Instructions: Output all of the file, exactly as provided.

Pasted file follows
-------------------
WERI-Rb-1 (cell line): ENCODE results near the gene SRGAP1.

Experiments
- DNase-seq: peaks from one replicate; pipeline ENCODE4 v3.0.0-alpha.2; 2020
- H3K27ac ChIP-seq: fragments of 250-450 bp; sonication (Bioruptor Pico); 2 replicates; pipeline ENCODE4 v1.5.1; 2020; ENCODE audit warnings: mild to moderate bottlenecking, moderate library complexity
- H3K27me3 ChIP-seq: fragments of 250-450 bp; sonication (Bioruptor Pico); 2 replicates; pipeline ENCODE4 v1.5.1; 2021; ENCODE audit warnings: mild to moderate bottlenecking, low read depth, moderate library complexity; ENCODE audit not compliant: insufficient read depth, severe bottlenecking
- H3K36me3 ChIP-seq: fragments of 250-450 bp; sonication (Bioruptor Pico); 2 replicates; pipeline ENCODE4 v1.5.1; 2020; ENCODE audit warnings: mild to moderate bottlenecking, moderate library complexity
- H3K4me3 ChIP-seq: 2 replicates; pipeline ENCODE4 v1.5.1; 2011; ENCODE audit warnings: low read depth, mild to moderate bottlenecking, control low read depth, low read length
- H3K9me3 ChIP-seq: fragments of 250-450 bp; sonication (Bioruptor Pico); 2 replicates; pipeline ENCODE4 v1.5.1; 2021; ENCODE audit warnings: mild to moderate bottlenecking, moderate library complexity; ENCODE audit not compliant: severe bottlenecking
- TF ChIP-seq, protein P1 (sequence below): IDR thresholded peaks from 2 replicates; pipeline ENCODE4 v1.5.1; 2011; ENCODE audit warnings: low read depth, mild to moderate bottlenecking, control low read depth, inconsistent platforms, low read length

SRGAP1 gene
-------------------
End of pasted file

WERI-Rb-1 (cell line): ENCODE results near the gene SRGAP1.

Experiments
- DNase-seq: peaks from one replicate; pipeline ENCODE4 v3.0.0-alpha.2; 2020
- H3K27ac ChIP-seq: fragments of 250-450 bp; sonication (Bioruptor Pico); 2 replicates; pipeline ENCODE4 v1.5.1; 2020; ENCODE audit warnings: mild to moderate bottlenecking, moderate library complexity
- H3K27me3 ChIP-seq: fragments of 250-450 bp; sonication (Bioruptor Pico); 2 replicates; pipeline ENCODE4 v1.5.1; 2021; ENCODE audit warnings: mild to moderate bottlenecking, low read depth, moderate library complexity; ENCODE audit not compliant: insufficient read depth, severe bottlenecking
- H3K36me3 ChIP-seq: fragments of 250-450 bp; sonication (Bioruptor Pico); 2 replicates; pipeline ENCODE4 v1.5.1; 2020; ENCODE audit warnings: mild to moderate bottlenecking, moderate library complexity
- H3K4me3 ChIP-seq: 2 replicates; pipeline ENCODE4 v1.5.1; 2011; ENCODE audit warnings: low read depth, mild to moderate bottlenecking, control low read depth, low read length
- H3K9me3 ChIP-seq: fragments of 250-450 bp; sonication (Bioruptor Pico); 2 replicates; pipeline ENCODE4 v1.5.1; 2021; ENCODE audit warnings: mild to moderate bottlenecking, moderate library complexity; ENCODE audit not compliant: severe bottlenecking
- TF ChIP-seq, protein P1 (sequence below): IDR thresholded peaks from 2 replicates; pipeline ENCODE4 v1.5.1; 2011; ENCODE audit warnings: low read depth, mild to moderate bottlenecking, control low read depth, inconsistent platforms, low read length

SRGAP1 gene